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Susan Sullivan & Bill Harman
The Coast News columnist Susan Sullivan speaks with Bill Harman via Zoom. Courtesy photo
ColumnsSoul on Fire

Soul on Fire: Harman is community’s spiritual ambassador

EDITOR’S NOTE: Watch the entire Zoom interview with Bill Harmon here.

On the Spiritual Path, one can sometimes meet angels walking among us — celestial benevolent intermediaries between God and humanity.

When interviewing Bill Harman for this column, with his celestial background on Zoom, it became apparent that this is a man of great compassion and kindness, an earth angel—what started as a column on some of his work’s spiritual aspects turned into a column about him.

Who is Bill Harman? After living and teaching in Geneva as well as Trinidad, Tanzania and other far-off regions of the developing world, Bill landed in Encinitas. He was the pastor of the Bethlehem Lutheran Church in Encinitas from 1982 to 2006. Many a pastor could be skipped over in our region’s spiritual history, but not Pastor Harman. He remains the community’s spiritual ambassador. And let me tell you why.

Humbly in service but vastly impactful in his inclusionary philosophies, the awareness this man has brought to Encinitas is impressive and noteworthy. Bill spearheaded the San Dieguito Interfaith Ministerial Association (SDIMA).

What’s that you ask? SDIMA was initially developed so that local area ministers could share concerns and issues and make sure religious communities were acknowledged as the surrounding cities grew. SDIMA is now integral in deepening spirituality, cultivating harmony among spiritual leaders and the cities in which they practice, and fostering congregation engagement with the world and in the local communities.

Acceptance and love through an understanding of others’ religious beliefs and philosophies can go a long way in creating peace on Earth. If you think that most wars and disputes are mainly religious in nature, apply the simple principle of the “Golden Rule” — or treating others as you would want to be treated. Indeed, this is understood as a maxim of so many religions and cultures on the planet.

It is a general truth or rule of conduct that most of us can agree upon. It’s this core ethic of reciprocity that Harman espouses in all his dealings. The Golden Rule is more than a philosophy for Harman; it’s a way of life that has spread through our region and spills out into the world, making it a better place because of his efforts and consciousness.

This spiritual thread of the Golden Rule is instilled in young minds of future leaders and thinkers at the Grauer School in Encinitas, where Harman teaches World Religion and Peace Studies.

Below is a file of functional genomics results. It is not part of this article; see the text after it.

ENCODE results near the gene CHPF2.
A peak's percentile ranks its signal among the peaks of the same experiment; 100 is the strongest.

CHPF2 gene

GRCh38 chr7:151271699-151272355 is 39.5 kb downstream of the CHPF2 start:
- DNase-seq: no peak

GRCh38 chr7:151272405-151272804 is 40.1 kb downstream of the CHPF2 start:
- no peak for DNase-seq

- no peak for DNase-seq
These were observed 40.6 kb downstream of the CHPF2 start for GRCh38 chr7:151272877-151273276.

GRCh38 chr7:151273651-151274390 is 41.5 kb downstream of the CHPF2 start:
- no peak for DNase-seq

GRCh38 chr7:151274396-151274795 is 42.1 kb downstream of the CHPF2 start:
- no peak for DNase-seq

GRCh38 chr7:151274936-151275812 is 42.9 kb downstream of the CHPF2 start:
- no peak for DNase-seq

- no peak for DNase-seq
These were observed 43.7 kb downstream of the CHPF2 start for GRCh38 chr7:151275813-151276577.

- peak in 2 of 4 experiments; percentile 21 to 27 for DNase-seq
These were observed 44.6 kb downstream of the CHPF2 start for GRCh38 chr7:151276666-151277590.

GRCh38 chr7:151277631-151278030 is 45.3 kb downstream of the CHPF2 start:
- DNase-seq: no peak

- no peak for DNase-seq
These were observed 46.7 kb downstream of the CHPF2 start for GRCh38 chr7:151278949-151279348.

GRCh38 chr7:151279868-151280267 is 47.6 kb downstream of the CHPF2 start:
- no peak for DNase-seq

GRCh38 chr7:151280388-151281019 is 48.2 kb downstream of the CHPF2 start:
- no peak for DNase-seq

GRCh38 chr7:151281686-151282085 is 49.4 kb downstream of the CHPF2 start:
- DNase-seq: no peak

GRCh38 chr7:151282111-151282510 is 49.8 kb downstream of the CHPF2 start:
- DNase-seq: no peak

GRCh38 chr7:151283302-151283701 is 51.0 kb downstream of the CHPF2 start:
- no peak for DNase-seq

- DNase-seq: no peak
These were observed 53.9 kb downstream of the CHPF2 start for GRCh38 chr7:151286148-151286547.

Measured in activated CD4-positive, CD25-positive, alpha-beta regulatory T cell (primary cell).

Because Grauer School is experiential and expeditionary, students visit such places as Jerusalem, South America, Tanzania and Mexico, learning about peace, love and understanding. They also take field trips to mosques, synagogues, temples, the Self-Realization Center, even Seaside Center for Spiritual Living.

Students come away with a broader and deeper appreciation of religion and religious experience throughout the world currently and historically. This can create a better understanding of themselves and their own beliefs.

Harman brings in guest speakers with differing backgrounds and viewpoints to converse with the kids. Building peace in our children’s hearts grows into our communities, and thereby the world. That is just some of what Harman has been doing since 2001 at Grauer.

Being an advocate for peace, equality and inclusion for most of his life, it’s no surprise when I learned that Bill had marched with Martin Luther King Jr. in Selma. He’s currently the pastor at Scripps Encinitas and a self-dubbed Spiritual Care Volunteer. Pivotal work was also done in the late ’80s and early ’90s, helping migrants find jobs by creating a hiring center and lobbying for housing as a big part of his Migrant Ministries.

He’s an advocate and co-creator at Community Resource Center, which started with a few dozen holiday baskets and has turned into thousands. Bringing needed items and food to families throughout our region is just one of Harman’s ongoing passions. The annual multicultural Thanksgiving Eve celebration at Bethlehem Lutheran Church each year can be attributed to this Earth Angel among us.

Encinitas is currently the host to the Mayor’s Prayer Breakfast each year again because of Harman’s efforts. He is also responsible for bringing in the Peace Pole found at Cottonwood Park. A Peace Pole is a monument that displays the message “May Peace Prevail on Earth” in the country’s language where it has been placed, and usually up to 13 additional translations.

The message is often referred to as a peace prayer. Retirement for Bill means more work in The Parliament of the World’s Religions that brings people of faith together to work for a more just, peaceful and sustainable world.

And you ask if one person can make a difference in this world? It seems like we should erect a monument to Pastor Bill Harman.

1 comment

Andy Sweet July 31, 2020 at 10:31 am

Bill Harman is indeed a thoughtful and generous man, and he provides wonderful spiritual and emotional support to the patients at Scripps Encinitas Hospital. He is actually not a Spiritual Care Volunteer here, but the Palliative Care Chaplain, a staff position devoted to serving many of the sickest and most needy patients and their families.
Thank you for this article highlighting this excellent religious and spiritual leader!

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